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Preventing Unfavorable Outcomes with Standardized Moderate Sedation Practices

December 12, 2023
December 12, 2023

This blog is based on a recent HealthStream webinar entitled “Preventing Unfavorable Outcomes with Standardized Modern Sedation Practices.” The webinar was moderated by Daniel Pawlus, HealthStream’s Senior Manager of Digital Events and featured presenters:

  • David P. Martin, MD, PhD, Vice President for Scientific Affairs, American Society of Anesthesiologists (ASA)
  • Eunice “Nici” Singletary, MD, FACEP, Co-Chair, American Red Cross Scientific Advisory Council
  • Luther Cale, Vice President, Clinical Programs, HealthStream

The shortage of anesthesiologists has reached a critical point and it requires new and creative solutions of healthcare leaders. Recently, there has been an emergence of moderate sedation procedures that are being performed by non-anesthesiologists outside of the operating room. While it is a lifeline for patients, it is important to ensure that providers administering moderate sedation have received the best education on the topic.


Procedural Sedation Education – Content That You Can Trust

Dr. Singletary began by describing the role of the American Red Cross Scientific Advisory Council (ARCSAC). ARCSAC is an independent advisory group that consists of about 60 physicians, paramedics, nurses, and other healthcare professionals who evaluate emerging scientific evidence related to resuscitation, disaster medicine, first aid, and aquatics. After the evidence is reviewed and summarized, the council provides the American Red Cross with recommendations regarding program content. ARCSAC includes experts from every field including adult and pediatric emergency medicine, critical care, trauma surgery, and others; many of which use procedural sedation. ARCSAC is also focused on the science of education. They wanted to be sure that they were using optimal education methods to teach this content.


Procedural Sedation Education - What Is Driving the Need?

Dr. Singletary shared that there had been a virtual revolution over the last 10 to 20 years in how physicians approach performing procedures that can provoke anxiety or produce pain. “Procedural sedation allows us to manage a patient’s pain and anxiety in order to facilitate therapeutic and diagnostic interventions,” said Dr. Singletary. Procedural sedation makes it easier for parents of pediatric patients as well and makes it less likely that adult patients will avoid certain medical and dental procedures due to concerns about pain. Dr. Singletary also shared that there has been a corresponding interest from patients seeking procedural sedation for procedures where sedation may not have been offered just a few short years ago. This has resulted in a mismatch between the supply and demand for procedural sedation as there are simply not enough anesthesiologists to meet the increasing demand.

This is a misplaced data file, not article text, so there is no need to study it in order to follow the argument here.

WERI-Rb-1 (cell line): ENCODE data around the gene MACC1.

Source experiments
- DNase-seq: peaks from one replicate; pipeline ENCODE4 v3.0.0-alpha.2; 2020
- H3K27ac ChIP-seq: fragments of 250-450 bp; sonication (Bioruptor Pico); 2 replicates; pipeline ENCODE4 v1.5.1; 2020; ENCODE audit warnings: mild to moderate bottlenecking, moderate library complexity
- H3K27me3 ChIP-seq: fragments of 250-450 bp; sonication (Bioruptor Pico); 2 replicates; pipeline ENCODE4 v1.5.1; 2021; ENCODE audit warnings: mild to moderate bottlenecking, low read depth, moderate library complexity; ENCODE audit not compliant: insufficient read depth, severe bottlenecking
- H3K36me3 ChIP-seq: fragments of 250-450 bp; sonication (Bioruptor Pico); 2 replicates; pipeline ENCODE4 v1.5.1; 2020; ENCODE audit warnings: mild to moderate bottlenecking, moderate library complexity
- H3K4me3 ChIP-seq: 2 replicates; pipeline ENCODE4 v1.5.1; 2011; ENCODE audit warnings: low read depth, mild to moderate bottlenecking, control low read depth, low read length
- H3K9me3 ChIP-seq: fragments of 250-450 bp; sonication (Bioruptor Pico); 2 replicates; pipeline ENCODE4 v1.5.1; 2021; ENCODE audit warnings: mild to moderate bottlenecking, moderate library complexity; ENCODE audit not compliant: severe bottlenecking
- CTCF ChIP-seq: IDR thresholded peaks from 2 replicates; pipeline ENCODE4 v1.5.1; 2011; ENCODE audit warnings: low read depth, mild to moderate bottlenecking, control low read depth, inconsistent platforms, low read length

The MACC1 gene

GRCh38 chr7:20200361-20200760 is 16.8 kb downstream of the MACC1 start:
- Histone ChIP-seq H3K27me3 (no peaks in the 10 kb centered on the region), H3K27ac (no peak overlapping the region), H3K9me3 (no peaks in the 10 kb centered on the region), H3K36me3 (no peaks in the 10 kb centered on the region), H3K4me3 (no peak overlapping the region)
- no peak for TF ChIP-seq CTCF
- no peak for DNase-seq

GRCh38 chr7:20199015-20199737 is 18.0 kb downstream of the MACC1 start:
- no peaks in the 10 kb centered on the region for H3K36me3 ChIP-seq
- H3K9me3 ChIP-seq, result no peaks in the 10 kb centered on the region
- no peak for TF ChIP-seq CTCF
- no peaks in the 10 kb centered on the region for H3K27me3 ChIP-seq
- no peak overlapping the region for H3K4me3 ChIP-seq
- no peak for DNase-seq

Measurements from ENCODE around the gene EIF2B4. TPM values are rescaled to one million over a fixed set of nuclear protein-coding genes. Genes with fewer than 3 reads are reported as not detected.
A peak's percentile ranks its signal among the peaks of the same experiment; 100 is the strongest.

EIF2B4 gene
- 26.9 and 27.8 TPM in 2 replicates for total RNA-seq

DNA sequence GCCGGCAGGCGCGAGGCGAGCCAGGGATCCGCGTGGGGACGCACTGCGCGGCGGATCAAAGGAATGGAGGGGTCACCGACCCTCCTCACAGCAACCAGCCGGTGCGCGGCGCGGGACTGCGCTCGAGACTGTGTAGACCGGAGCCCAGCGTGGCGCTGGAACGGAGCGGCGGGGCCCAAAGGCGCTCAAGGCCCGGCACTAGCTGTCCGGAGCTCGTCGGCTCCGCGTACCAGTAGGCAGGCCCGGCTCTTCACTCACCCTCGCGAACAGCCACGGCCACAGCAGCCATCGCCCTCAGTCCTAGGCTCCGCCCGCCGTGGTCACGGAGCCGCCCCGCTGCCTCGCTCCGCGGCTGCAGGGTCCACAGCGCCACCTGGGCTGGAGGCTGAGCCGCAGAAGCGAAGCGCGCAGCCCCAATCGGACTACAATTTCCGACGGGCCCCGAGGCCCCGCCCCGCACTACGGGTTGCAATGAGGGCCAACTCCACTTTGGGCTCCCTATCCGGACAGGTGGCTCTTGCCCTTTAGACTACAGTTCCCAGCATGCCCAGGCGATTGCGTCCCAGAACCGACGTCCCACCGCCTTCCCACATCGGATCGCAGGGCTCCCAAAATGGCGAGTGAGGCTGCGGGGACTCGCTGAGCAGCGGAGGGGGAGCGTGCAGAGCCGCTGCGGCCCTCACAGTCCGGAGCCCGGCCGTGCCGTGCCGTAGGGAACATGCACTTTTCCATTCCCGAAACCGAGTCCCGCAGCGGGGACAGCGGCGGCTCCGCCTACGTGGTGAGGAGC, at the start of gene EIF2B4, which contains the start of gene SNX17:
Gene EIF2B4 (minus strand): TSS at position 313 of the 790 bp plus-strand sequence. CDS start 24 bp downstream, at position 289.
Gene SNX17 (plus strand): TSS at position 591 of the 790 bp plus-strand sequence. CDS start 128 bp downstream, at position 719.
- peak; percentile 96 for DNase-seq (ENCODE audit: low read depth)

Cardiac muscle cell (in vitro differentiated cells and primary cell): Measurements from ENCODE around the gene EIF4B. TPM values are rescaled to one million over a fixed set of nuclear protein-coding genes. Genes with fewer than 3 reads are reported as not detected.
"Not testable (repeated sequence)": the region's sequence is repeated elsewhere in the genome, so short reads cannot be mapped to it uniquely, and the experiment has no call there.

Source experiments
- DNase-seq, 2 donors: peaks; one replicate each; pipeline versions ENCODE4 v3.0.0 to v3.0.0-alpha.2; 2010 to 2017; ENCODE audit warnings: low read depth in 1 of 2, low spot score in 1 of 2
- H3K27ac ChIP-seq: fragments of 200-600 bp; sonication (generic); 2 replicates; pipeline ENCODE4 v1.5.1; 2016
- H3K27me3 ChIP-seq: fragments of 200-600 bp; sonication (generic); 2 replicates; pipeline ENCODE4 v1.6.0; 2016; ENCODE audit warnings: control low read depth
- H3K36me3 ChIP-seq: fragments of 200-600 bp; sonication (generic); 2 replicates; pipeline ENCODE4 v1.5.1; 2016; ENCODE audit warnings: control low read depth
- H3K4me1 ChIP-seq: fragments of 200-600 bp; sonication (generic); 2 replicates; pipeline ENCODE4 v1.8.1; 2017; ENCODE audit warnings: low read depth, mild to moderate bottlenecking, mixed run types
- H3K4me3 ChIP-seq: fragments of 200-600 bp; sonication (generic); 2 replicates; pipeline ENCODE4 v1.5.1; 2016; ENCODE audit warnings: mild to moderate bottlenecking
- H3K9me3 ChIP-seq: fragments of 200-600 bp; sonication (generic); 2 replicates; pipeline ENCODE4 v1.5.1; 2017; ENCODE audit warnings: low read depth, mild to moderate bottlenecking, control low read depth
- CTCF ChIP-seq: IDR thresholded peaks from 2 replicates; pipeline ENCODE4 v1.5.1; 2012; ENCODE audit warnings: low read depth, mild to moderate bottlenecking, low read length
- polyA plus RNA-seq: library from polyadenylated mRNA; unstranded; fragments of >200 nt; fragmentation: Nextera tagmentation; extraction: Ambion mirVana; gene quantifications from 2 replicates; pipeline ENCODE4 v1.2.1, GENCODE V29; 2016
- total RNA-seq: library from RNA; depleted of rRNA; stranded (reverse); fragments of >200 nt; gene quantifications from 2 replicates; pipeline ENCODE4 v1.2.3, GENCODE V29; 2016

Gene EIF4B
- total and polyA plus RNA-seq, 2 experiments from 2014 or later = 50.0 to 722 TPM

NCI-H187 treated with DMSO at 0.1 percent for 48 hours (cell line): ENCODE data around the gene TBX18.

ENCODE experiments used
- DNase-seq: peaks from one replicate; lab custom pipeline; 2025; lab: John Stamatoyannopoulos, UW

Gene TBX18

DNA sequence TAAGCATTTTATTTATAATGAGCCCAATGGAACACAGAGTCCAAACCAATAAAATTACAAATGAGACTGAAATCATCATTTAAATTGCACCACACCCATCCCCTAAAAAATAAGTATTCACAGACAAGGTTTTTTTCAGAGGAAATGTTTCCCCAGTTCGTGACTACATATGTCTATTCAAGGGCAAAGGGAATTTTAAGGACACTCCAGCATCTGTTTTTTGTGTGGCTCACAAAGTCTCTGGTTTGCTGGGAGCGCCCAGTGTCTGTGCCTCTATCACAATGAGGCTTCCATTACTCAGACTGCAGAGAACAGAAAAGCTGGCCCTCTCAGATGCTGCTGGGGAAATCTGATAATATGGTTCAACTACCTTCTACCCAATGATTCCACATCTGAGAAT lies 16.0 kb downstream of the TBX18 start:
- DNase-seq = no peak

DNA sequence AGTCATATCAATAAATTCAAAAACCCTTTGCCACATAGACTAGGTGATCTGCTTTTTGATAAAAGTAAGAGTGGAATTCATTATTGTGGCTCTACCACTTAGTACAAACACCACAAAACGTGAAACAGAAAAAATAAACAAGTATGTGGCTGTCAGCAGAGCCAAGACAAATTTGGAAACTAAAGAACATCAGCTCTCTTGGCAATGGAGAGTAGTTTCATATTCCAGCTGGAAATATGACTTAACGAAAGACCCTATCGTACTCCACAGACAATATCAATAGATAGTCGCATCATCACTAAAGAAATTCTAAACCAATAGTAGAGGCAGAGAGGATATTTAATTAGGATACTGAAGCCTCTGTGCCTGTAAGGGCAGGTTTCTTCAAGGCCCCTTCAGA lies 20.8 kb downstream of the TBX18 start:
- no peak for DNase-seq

Procedural Sedation Education for Non-Anesthesiologists

While anesthesiologists are well-educated on procedural sedation, other healthcare practitioners will now need to learn procedural sedation practices. The presenters pointed out that there is currently quite a bit of variance in how this training is delivered with facilities relying on seminars and homegrown courses. This has resulted in very little consistency in the training. “Providing consistent, safe education to our colleagues that do procedural sedation is the right thing to do for the patients, for the hospital and for the anesthesia department,” said Dr. Martin. 

The Red Cross Sedation program includes modules for adult and pediatric patients. The American Red Cross Procedural Sedation courses were developed in collaboration with ASA and include the most current clinical information and procedural sedation best practices.

Presenters also addressed the importance of understanding the differences between adult and pediatric patients. They pointed out that in addition to the different doses required by pediatric patients, they may also have age-dependent developmental differences in how they metabolize sedatives and analgesics. In addition, there are anatomical differences in the airway that providers will need to understand.

The use of sedation in dentistry may also reduce the number of emergent dental problems that can be a result of neglecting dental care due to fears associated with the perceived pain of dental procedures. Presenters also shared that it can be useful in interventional radiology for procedures that require patients to remain still for long periods of time.